Placing third in the 2018 Global Competitiveness Report, Germany occupies a leading position among the world’s most competitive nations. However, the report’s authors also identified some areas of weakness for Germany. Could these areas be putting the country’s competitive advantage at risk? At the very least, the need to catch up has been recognised, and politics and businesses are already introducing changes.
Germany’s competitiveness – a global comparison:
In the Global Competitiveness Report, experts from the World Economic Forum (WEF) annually analyse the competitiveness of 140 nations worldwide. Following the analysis for 2018, Germany occupies a very solid third place and even leads the field in some categories. Nevertheless, the report also reveals some weaknesses that present Germany with challenges, especially in the sphere of digitisation and digital infrastructure. These factors could limit Germany’s economic performance, however rethinking is already under way and action already taking place – including large-scale projects to digitise schools and expand the country’s fibre-optic network.
Although Germany lags behind the USA and Singapore, it does lead even these innovative countries in a number of categories. First place was achieved in the categories of “innovation capacity” and “macroeconomic stability”, with Germany also coming top in “economic dynamism” and “training of the workforce”. This is an excellent result and illustrates the outstanding performance of the national economy and the people in Germany. By contrast, the study identifies room for improvement above all in the area of digital infrastructure.
Germany ranks only 31st in the area of information and communication technologies
In the category of “ICT adoption”, in which the study assessed the penetration of information and communication technologies within the economy, Germany languishes in 31st place behind countries such as Bulgaria, Malta, Lithuania, Iceland and Uruguay. The report’s authors attribute this position to an inadequate nationwide high-speed internet network and slow development of digital infrastructure. The fact that information technologies reduce transaction costs, facilitate the rapid exchange of information, enable the exchange of ideas and improve the efficiency of companies and their ability to innovate has long since been established in countries that are well developed in these areas. Due to the importance of this area for the competitiveness of an economy, the WEF places information technology on the same level as energy supply and infrastructure.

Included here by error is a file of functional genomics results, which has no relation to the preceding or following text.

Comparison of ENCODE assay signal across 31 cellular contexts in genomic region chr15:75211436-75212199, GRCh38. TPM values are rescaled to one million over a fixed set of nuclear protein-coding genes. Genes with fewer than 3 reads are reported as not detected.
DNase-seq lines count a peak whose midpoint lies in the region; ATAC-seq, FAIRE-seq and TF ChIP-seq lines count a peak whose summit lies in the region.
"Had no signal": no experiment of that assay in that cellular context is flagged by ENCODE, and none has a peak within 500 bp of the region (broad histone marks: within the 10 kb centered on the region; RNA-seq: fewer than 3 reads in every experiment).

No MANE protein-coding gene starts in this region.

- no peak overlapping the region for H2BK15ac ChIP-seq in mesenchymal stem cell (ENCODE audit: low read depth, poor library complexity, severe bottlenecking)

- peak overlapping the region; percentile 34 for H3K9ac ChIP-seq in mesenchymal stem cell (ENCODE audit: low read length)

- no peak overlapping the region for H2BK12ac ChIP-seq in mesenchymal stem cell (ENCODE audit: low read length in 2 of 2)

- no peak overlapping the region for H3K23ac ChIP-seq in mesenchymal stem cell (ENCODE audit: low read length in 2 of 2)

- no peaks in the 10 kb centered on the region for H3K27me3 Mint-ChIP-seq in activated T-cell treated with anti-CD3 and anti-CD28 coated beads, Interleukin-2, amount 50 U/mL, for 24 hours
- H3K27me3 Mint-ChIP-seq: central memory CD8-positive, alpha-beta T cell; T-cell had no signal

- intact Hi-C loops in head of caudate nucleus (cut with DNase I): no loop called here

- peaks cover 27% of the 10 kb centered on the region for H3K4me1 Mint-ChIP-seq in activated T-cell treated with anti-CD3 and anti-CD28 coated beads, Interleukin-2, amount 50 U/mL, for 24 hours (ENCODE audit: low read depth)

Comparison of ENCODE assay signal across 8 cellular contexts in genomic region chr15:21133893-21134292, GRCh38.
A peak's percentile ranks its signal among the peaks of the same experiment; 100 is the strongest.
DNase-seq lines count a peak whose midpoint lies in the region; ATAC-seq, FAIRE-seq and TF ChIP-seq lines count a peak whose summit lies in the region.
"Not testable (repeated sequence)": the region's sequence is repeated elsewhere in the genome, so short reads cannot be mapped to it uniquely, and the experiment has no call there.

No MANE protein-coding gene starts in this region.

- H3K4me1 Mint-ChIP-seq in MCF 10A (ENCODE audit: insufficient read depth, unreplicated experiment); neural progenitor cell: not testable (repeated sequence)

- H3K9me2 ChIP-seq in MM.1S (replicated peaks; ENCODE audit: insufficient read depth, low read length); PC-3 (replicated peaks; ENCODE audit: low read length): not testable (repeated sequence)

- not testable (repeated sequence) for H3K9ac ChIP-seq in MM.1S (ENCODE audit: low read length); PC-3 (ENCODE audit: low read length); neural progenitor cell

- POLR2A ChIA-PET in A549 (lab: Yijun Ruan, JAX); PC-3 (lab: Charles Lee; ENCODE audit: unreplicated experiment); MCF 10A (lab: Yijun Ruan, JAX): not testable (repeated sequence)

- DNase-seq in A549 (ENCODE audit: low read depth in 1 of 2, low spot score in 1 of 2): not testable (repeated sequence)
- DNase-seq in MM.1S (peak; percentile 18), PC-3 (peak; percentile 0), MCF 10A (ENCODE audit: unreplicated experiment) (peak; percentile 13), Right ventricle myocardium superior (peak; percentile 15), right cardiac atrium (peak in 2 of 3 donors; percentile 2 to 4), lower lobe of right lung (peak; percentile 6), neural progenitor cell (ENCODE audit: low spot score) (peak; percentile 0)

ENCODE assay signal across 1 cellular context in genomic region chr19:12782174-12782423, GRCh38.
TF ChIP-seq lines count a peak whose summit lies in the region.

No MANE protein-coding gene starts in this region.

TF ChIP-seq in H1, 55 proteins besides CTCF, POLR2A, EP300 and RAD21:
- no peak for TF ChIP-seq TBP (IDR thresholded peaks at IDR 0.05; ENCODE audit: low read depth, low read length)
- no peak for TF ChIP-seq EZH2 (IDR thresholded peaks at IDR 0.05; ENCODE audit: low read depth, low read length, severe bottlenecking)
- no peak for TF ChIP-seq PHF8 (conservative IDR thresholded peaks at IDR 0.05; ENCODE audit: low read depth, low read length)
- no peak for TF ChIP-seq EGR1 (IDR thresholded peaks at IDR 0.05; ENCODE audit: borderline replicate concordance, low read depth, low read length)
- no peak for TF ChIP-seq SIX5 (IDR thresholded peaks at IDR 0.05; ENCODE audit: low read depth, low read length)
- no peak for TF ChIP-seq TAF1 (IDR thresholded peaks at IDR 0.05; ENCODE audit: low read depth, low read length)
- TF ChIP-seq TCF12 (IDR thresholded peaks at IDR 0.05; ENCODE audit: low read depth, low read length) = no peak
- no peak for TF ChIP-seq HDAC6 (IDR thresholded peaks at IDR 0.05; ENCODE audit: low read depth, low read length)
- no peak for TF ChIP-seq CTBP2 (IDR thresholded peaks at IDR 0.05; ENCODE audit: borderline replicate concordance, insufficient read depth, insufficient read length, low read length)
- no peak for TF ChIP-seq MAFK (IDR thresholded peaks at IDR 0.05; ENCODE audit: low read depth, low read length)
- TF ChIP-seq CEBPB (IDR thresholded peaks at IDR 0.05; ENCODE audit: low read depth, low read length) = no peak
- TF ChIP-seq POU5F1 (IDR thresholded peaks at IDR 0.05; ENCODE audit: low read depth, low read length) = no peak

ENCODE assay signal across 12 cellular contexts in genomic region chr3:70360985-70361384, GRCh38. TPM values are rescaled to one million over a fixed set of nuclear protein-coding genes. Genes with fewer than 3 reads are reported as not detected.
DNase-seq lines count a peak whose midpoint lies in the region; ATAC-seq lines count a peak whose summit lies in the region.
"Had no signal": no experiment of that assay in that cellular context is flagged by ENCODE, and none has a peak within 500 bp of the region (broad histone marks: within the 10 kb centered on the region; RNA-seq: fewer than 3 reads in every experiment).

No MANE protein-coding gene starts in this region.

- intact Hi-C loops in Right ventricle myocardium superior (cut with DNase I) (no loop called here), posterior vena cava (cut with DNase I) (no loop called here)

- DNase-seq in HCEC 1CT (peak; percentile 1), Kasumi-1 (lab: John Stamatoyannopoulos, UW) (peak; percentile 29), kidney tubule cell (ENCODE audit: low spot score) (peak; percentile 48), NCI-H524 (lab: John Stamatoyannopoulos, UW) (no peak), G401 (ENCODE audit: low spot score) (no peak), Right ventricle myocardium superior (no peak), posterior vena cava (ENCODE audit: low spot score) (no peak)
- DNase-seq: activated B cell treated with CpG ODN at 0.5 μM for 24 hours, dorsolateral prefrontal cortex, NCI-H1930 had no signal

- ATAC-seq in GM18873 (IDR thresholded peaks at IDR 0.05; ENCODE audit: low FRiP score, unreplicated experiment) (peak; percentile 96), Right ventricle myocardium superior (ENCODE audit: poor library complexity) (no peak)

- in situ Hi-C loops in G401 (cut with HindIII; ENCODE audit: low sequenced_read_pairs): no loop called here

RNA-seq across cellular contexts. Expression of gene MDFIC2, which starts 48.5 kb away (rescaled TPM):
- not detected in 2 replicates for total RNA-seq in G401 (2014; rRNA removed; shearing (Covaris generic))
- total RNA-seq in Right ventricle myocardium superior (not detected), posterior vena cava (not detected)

In addition, WEF founder Klaus Schwab writes at the beginning of his foreword to the study: “Humanity has entered a new phase with the fourth industrial revolution. The individual countries are facing fundamental changes in terms of their competitiveness. The new reality creates new opportunities for businesses, governments and individuals, however it also threatens to create new divergences and polarisation within and between national economies and societies.”
Many people believe that Germany’s status in the field of digitisation does not correspond to its role as a leading industrialised nation. For example, the president of the Federation of German Industry (BDI), Dieter Kempf, warns: “Germany risks falling behind in the competition to be a leading location for businesses in terms of digitisation and innovation.” In fact, there are already measures in place in Germany to boost the development of digital infrastructure and educational institutions – even if there still remains a lot to be done.
Accelerating the expansion of technical infrastructure
The roll-out of fibre-optic technology and the availability of fast internet in rural areas both have a significant influence on the rankings in terms of digital infrastructure. For young companies in particular, digitisation and the expansion of digital infrastructure are an economic survival factor – this was the view expressed by 80 per cent of such businesses in a survey conducted by the start-up association. In 2017, 42 per cent of all companies in Germany with at least ten employees had a broadband connection with a data transmission rate of at least 30 megabits per second. However, compared to other European nations, Germany occupies a place in the midfield. The top positions last year were filled by Denmark, where 73% of all businesses have fast internet, followed by the Netherlands (65%) and Sweden (64%).